Dr. Yoshiro Takaoka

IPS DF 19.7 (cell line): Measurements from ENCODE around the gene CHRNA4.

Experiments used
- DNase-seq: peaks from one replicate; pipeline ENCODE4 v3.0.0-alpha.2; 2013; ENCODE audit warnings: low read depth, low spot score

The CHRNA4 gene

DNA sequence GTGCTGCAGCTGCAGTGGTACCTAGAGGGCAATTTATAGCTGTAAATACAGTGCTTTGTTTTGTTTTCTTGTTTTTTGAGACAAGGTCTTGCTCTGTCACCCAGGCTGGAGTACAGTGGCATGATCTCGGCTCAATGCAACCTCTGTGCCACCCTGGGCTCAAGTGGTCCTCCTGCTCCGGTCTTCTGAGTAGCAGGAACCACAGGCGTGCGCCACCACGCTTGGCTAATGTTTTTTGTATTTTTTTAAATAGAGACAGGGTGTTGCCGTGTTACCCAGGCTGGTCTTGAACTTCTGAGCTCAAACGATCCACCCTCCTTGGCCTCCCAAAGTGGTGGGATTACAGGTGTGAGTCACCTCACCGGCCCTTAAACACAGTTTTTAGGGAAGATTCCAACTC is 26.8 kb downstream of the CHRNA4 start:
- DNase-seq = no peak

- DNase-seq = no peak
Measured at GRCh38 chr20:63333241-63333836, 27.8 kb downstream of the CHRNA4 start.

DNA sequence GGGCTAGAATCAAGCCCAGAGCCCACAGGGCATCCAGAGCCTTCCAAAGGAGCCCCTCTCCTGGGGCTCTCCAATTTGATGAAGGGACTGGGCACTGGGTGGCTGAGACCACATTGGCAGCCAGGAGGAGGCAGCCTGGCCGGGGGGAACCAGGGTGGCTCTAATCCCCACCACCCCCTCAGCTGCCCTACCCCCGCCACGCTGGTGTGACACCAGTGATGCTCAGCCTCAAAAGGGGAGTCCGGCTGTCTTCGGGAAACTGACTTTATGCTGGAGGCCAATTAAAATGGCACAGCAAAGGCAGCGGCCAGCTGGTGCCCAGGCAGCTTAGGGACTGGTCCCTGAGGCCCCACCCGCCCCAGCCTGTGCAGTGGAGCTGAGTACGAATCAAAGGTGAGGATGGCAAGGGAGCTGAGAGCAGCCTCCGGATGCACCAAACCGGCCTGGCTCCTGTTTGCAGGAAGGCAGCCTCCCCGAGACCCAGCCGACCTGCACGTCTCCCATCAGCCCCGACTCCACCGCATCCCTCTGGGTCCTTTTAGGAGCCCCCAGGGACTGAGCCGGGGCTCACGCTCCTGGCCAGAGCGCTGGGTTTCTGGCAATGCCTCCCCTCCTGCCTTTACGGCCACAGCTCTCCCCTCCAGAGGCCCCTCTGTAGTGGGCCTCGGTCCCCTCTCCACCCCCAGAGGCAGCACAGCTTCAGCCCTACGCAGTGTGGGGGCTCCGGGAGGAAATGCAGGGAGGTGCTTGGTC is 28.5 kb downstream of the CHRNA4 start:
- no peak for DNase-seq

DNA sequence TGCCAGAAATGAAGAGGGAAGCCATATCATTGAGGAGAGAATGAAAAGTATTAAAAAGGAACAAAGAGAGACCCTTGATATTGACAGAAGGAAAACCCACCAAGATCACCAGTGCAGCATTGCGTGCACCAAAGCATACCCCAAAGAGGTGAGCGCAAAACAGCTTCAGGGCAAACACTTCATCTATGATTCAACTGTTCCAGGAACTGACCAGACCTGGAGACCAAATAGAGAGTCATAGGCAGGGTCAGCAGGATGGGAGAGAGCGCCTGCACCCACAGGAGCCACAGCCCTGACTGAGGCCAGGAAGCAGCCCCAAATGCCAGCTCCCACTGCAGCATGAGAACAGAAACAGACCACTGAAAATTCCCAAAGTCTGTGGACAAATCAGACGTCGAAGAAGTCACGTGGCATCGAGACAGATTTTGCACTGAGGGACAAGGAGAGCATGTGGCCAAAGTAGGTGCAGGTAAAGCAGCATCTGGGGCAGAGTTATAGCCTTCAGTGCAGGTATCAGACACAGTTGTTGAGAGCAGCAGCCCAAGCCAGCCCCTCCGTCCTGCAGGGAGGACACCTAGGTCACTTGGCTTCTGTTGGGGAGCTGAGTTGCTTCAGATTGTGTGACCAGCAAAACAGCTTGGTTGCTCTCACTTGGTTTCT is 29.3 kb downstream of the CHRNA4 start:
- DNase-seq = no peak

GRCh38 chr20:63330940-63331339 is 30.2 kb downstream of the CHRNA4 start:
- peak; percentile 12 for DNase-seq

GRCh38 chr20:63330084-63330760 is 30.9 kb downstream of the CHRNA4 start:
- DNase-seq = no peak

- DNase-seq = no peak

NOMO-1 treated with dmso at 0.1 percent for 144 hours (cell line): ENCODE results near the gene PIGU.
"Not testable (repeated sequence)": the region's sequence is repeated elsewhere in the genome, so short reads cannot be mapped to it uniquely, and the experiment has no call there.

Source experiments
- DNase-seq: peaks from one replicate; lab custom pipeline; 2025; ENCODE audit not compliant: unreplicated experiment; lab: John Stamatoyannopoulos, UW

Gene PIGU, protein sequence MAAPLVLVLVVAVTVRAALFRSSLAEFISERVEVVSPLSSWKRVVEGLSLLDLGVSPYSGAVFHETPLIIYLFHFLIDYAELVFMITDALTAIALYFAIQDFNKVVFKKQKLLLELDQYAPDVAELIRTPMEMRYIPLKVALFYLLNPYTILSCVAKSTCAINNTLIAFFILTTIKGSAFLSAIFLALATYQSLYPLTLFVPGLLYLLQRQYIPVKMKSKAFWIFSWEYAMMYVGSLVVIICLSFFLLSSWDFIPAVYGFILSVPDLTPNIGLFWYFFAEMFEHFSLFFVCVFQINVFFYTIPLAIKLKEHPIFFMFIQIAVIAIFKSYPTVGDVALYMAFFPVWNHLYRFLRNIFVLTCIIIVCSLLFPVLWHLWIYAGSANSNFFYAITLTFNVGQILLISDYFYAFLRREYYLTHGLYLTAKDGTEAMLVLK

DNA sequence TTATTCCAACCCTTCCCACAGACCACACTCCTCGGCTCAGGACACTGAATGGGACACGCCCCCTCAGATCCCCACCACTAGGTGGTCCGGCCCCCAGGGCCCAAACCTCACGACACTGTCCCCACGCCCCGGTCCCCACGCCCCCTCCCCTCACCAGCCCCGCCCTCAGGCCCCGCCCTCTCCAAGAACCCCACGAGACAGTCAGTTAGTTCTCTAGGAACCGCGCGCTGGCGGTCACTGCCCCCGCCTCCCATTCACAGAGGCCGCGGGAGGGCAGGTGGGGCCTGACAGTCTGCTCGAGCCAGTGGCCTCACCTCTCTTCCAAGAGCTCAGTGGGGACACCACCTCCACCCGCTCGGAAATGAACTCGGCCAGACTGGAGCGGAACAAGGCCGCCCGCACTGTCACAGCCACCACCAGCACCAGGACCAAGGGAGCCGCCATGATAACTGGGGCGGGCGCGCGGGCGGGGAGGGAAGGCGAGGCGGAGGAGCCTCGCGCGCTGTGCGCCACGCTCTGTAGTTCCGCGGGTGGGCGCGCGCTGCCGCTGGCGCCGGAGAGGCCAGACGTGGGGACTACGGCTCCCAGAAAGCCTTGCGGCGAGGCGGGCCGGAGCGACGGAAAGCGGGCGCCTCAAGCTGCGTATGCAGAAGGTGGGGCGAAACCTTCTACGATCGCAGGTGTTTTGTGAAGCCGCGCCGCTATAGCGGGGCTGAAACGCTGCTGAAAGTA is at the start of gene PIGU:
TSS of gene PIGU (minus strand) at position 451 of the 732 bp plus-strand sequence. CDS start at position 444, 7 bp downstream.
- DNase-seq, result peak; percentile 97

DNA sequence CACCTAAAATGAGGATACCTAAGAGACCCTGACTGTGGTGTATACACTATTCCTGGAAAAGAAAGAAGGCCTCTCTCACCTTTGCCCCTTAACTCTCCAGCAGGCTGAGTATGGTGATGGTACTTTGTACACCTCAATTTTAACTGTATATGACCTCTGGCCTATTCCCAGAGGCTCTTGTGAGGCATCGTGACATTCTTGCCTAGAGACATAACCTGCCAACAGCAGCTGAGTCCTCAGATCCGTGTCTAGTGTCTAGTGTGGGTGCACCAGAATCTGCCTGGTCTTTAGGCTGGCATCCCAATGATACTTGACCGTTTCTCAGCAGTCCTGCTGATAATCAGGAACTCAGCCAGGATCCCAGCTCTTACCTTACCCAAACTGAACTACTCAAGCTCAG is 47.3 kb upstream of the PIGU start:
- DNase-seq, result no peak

Twenty years ago, I went to the VA hospital because a friend (an EMT) told me I suffered symptoms for a stroke. An MRI discovered two problems: an arterio-venous malformation, which was causing the petit mals, and a more serious problem, a giant aneurysm deep in my brain. I was told it was inoperable. I took my pictures to R.J. White, M.D., Ph.D., director of neurosurgery at Metro Hospital in Cleveland. Dr. White was a professor at Case Western Reserve Medical School, a friend of two Popes, a lecturer and surgeon in the Soviet Union and I forget what else. He looked and said he couldn't figure out the procedure, but would send the pictures around the country and around the world. Someone will know, he said, but first, I want my aneurysm specialist to take a look. You've never heard of Dr. Takaoka; he's a humble man, but I consider him one of the top three or four vascular neurosurgeons in the world. Dr. Tak, to make a long story short, said, I can do this operation. He did. That was 20 years ago. Dr. White later told my girl friend that if the darn thing had blown, I'da been dead before I hit the ground. A friendship developed with Dr. Tak and his family, and I enjoyed their company many times before he retired and returned to Japan. I write books and have dedicated more than one of them to Dr. Tak, who is a man of grace.